Panoramic view of St Peter's Square, Vatican

Vatican City - Queues and Crowds

Author: Sue
Date: 28th June 2013

The Vatican State

Vatican City is, uniquely, an independent city-state and enclave totally surrounded by Rome. It became independent from Italy.in 1929. It is ruled by the Pope, with the assistance of other high ranking Catholic clergy. Vatican City consists mainly of offcies, residences and St. Peter's Basilica, the Sistine Chapel, and the Vatican Museums. These feature some of the world's most famous paintings and sculptures. The economy of Vatican City is supported entirely by donations from the faithful, by the sale of publications, postage stamps and souvenirs and museum ticket sales.

If you've watched TV and films (everything from The Borgias to The Two Popes), you'll know that the history of the papacy has been colourful and fascinating. The popes and the Apostolic Palace are protected by the Pontifical Swiss Guard in their distinctive striped uniforms. The guard is one of the oldest military units in continuous operation. It was established in 1506 by Pope Julius II.

The Holy See

The Vatican State should not be confused with the Holy see (I'm told). This is the jurisdiction of the Pope in his role as the bishop of Rome. It includes the apostolic episcopal see of the Diocese of Rome, which has universal ecclesiastical jurisdiction over the Catholic Church as well as the sovereign city-state known as Vatican City. According to Catholic tradition it was founded in the first century by Saints Peter and Paul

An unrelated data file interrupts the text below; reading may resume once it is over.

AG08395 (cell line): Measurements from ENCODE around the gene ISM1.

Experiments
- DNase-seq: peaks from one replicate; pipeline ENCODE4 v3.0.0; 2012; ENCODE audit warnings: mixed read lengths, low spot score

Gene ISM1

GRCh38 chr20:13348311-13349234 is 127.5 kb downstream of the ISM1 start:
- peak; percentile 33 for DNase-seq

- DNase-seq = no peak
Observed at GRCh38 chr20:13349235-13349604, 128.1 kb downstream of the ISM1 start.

Visiting the Vatican

  • Visiting the Vatican when you're in Rome is a daunting affair. The crowds are huge, and the queues lengthy. To be frank it’s a scrum. It can take an age to get into the basilica. And if you want to see the Pope declaiming the Angelus prayer from his window overlooking St. Peter's Square at noon on a Sunday you need to bag your place early.
  • Finding the museums and the Sistine Chapel isn’t easy either. The chapel isn’t well signposted, it isn’t open on most Sundays and they shut the doors well before closing time. Other museums and buildings seem to be closed on an arbitrary basis.
  • Assuming you can actually get in and get a clear view of the paintings and sculptures without getting shoulder barged, they are, of course, sublime. If you survive yet another queue, and paying another admission charge, the view from the top of the basilica is wonderful - a panorama of the square and the city behind.

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